It’s rare to get the opportunity to see the same film in a different form. Earlier this year I saw an 18 minute short called Cashback, which received an Oscar nomination for Live Action Short Film. Today I caught the feature full-length version. British writer-director Sean Ellis expanded his earlier effort, while keeping all of the original’s wit and charm. Both versions tell of a young art student who develops severe insomnia. To pass the time he works the night shift at a local supermarket. He and his coworkers develop their own ways to ward off boredom. His is to imagine that he can stop time and move around while everything else stays in place. Ellis develops the supporting characters well, drawing much of the humor from them. His film has a certain Nick Hornby sensibility, and it would appeal to anyone who liked films such as High Fidelity and About a Boy (both based on Hornby’s novels). Like Hornby, Ellis establishes the characters and the humor early and then slowly brings out the romance towards the end. The supermarket scenes are clever and hilarious, as they are in the short film. And the time-stopping sequences, which could have been a tacky gimmick, blend right into the story and its themes. If Cashback ever gets a U.S. distribution, look for it to become a sleeper hit.
It’s also rare to see two famed cult film directors at once. This year’s festival paired maverick film legend John Waters with John Cameron Mitchell (Hedwig and the Angry Inch, Shortbus) for a lively discussion I wanted desperately to get into the program, and made it a couple of minutes before start time. It was everything I hoped it would be, with Waters in top form. He joked that his films were accused of being obscene, but then admitted that they were. Waters recalled some of his obscenity trials, saying that 10am in a courtroom was not exactly the prime viewing environment for his films. He claimed that he had “anti-product placement” that companies would pay him not to use their products in his films. Mitchell was not nearly as brash as Waters (as if anyone could be) and his humor was more dry and understated, but he held his own. Both of them discussed not showing their films to their parents. Beyond the laughs, the talk was an also an interesting illustration of how filmmakers operate outside the mainstream and deal with provocative subjects.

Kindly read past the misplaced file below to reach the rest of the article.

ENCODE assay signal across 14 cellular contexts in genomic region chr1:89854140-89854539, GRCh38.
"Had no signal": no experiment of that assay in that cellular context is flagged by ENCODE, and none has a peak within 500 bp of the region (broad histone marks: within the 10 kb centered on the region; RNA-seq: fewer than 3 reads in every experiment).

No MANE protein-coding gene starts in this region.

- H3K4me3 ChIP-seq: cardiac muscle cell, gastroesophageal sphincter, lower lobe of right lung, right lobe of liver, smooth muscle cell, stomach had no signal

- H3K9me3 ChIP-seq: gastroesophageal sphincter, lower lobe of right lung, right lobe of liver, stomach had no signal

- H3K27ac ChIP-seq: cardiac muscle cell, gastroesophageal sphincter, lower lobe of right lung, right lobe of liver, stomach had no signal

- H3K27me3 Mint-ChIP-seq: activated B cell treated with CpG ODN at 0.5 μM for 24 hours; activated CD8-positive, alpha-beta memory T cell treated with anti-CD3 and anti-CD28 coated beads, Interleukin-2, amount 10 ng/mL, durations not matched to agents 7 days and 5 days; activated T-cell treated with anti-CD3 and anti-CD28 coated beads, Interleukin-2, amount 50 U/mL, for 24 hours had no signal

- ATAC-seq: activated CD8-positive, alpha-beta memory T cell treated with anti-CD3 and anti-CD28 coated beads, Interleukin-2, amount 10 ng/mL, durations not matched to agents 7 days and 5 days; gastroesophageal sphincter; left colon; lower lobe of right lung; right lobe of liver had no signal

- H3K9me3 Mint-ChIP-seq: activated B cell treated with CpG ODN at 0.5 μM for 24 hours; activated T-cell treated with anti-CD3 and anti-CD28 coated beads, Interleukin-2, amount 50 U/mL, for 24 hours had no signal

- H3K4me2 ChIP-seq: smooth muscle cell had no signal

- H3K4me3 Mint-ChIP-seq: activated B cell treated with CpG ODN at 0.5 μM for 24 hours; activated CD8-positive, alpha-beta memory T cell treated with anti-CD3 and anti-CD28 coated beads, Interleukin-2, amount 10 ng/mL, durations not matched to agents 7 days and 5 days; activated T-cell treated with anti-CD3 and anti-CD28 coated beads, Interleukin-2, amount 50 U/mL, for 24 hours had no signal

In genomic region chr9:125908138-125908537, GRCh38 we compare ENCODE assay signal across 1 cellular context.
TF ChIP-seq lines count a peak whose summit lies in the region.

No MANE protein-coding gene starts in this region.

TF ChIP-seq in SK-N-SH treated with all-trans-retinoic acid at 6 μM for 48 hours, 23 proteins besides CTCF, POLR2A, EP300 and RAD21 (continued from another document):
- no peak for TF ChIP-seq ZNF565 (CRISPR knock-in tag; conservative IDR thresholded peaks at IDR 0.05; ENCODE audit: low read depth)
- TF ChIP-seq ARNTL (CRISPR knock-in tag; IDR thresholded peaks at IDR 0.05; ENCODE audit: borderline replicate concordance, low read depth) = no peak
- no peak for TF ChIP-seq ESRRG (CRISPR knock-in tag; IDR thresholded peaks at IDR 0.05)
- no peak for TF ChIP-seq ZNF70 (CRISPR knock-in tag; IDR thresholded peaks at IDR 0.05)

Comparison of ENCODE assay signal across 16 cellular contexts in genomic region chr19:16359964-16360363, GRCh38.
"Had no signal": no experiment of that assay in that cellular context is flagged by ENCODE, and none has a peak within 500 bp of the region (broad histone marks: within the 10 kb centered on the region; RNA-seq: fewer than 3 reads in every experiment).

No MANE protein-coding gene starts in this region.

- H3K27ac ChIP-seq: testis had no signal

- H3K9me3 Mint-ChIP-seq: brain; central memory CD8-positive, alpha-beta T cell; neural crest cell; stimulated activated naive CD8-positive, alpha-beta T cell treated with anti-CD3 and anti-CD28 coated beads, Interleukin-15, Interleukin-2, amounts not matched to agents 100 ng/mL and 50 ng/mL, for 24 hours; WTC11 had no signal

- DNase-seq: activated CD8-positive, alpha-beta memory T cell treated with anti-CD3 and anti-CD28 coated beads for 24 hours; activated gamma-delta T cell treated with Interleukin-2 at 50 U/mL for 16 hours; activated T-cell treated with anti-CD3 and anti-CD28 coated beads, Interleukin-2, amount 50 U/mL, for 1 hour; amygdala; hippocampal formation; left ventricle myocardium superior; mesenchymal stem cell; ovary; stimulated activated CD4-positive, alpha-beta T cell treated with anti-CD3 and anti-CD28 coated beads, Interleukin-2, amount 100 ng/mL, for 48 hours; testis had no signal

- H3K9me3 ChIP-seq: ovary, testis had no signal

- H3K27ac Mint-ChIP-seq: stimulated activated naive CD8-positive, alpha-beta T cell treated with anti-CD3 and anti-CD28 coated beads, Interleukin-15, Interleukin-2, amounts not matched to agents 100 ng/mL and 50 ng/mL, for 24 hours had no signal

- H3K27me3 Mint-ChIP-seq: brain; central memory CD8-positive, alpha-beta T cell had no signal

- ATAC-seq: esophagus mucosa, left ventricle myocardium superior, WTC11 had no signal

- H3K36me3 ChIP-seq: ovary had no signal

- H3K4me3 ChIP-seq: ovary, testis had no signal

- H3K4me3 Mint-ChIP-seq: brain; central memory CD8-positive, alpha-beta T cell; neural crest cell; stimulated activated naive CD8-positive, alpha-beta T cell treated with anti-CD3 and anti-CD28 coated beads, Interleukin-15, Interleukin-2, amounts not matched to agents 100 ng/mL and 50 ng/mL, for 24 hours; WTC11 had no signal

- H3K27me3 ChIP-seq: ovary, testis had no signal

Bill insisted we see Patrice Laconte’s Mon meilleur ami (My Best Friend) and I’m glad he did. While Laconte is an acclaimed French director, with films such as Monsieur Hire, The Widow of Saint Pierre, and Girl on a Bridge, I had never seen any of his work. But I will now. Daniel Auteil stars as François, a successful but lonely art dealer. His colleagues coldly confront François with the fact that he has no friends. François denies this and frantically rushes to make a friend, any friend. He enlists the aid of Bruno (Dany Boon) a gregarious cab driver. Laconte finds the humor in the characters and in the simple need for friendship - to connect with another human being. Boon and Auteil have wonderful chemistry and are buoyed by a strong supporting cast. Laconte deftly sets up each situation so the scenes never feel forced. He builds to a perfect, hilarious climax. Mon meilleur ami is a beautiful, elegant film that, while funny, is also very human and insightful.
For years I’ve wanted to see The Harder They Come, the 1972 Jamaican cult hit from writer-director Perry Henzell, and now I finally got the chance. The festival brought it back as part of its “Dialogues” series, which features older films with a special guest discussing that film’s impact. In this case the special guest was Henzell himself, who appeared with Carl Bradshaw, one of the film’s stars. The film itself was fun, if somewhat disjointed. The story didn’t always hold together, but the vibrant scenery, terrific music, and an engaging star turn by Jimmy Cliff made up for any other shortcomings. The story behind the film was more interesting than the film’s plot. No one from Jamaica had ever made a feature before Henzell. Unable to find a distributor, Henzell distributed The Harder They Come himself, taking it from country to country. He also promoted it himself. Sometimes it’s easy to forget the struggles filmmakers often endure to get their films made and then to get them seen. Today’s discussion was a vivid reminder.